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Editorial
June 2015

Cognition and Quality-of-Life Outcomes in the Targeted Temperature Management Trial for Cardiac Arrest

Author Affiliations
  • 1Departments of Neurological Surgery and Neurology and Neurotherapeutics, The University of Texas Southwestern Medical Center, Dallas
  • 2Departments of Neurology, Neurosurgery, Anesthesiology, and Occupational Therapy, Washington University School of Medicine, St Louis, Missouri
JAMA Neurol. 2015;72(6):628-630. doi:10.1001/jamaneurol.2015.0164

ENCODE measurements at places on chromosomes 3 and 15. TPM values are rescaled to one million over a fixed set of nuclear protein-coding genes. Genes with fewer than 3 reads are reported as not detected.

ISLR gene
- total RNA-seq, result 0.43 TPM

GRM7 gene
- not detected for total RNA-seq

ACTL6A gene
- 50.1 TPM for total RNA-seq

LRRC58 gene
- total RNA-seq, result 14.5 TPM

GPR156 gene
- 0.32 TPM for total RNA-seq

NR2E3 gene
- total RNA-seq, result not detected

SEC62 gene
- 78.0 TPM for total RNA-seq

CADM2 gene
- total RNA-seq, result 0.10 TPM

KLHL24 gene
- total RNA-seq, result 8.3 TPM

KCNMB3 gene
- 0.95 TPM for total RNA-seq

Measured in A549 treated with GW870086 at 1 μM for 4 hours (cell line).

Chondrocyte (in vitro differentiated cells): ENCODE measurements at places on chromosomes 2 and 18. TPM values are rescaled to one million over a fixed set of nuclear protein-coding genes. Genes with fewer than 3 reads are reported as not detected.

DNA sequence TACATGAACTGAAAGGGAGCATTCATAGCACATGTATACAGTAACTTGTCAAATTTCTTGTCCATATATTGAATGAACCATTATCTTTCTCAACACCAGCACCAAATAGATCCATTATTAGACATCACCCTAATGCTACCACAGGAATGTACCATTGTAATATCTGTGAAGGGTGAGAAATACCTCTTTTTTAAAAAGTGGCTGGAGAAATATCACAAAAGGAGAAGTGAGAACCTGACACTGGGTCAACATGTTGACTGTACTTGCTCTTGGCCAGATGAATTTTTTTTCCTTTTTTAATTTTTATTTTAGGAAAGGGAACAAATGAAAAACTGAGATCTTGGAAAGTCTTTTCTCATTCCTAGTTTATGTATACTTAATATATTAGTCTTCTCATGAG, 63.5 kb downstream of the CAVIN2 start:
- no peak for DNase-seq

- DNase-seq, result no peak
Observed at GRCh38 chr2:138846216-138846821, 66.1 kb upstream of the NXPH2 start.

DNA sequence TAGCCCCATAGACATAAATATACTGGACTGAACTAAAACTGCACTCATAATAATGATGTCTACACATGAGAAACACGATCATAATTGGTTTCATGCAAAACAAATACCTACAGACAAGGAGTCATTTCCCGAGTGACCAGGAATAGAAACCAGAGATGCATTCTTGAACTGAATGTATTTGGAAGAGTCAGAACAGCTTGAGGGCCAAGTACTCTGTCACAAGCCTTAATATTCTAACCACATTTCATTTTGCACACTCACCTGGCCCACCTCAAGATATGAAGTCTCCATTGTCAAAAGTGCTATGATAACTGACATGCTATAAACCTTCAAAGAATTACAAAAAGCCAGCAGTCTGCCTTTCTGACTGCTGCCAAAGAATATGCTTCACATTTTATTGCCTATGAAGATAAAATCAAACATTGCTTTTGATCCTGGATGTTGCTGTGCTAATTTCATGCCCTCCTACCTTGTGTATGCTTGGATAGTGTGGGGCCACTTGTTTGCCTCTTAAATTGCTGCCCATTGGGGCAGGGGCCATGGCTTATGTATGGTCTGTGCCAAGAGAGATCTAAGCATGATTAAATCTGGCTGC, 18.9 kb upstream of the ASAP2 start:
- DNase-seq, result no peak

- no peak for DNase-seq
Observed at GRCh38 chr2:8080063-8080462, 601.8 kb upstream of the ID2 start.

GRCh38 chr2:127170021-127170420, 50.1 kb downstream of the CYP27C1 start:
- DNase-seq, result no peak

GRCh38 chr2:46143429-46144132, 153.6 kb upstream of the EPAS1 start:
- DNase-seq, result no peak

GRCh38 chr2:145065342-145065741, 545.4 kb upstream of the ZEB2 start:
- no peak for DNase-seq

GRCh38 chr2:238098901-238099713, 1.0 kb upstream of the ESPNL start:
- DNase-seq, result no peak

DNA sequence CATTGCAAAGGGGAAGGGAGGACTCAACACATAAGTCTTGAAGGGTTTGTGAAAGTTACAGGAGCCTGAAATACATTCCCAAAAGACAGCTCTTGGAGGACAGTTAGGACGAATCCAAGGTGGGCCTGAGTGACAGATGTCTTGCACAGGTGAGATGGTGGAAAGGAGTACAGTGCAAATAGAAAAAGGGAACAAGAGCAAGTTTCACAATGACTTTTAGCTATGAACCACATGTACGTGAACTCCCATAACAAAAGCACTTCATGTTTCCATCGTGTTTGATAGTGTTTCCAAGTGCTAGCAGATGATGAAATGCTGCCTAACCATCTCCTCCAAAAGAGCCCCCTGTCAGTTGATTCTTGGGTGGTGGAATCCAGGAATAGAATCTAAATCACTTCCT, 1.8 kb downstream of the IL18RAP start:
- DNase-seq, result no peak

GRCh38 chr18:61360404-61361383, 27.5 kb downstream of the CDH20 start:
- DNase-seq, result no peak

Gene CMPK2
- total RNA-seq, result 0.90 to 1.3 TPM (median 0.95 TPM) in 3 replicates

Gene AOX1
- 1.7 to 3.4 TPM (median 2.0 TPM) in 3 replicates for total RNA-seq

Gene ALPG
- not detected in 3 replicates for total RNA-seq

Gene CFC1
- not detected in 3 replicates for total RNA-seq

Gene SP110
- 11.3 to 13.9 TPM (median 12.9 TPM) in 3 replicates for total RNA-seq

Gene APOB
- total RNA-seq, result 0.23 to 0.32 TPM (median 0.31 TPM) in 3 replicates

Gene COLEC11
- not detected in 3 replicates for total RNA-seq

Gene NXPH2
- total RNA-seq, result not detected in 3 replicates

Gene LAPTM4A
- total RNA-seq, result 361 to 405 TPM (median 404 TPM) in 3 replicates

The last decade has witnessed significant advances in the management of patients with cardiac arrest (CA), resulting in improvement in survival and functional outcome. An analysis of data from the Cardiac Arrest Registry to Enhance Survival, a prospective registry of patients with out-of-hospital CA, found that risk-adjusted rates of survival to hospital discharge in the United States increased from 5.7% in 2005-2006 to 8.3% in 2012, with a concomitant improvement in neurologic outcomes among survivors.1 Denmark, the United Kingdom, and Japan have also reported similar trends.24 Improved survival has been attributed to implementation of the 2005 American Heart Association guidelines for cardiopulmonary resuscitation, increase in bystander cardiopulmonary resuscitation rates, and the use of automated external defibrillators.46

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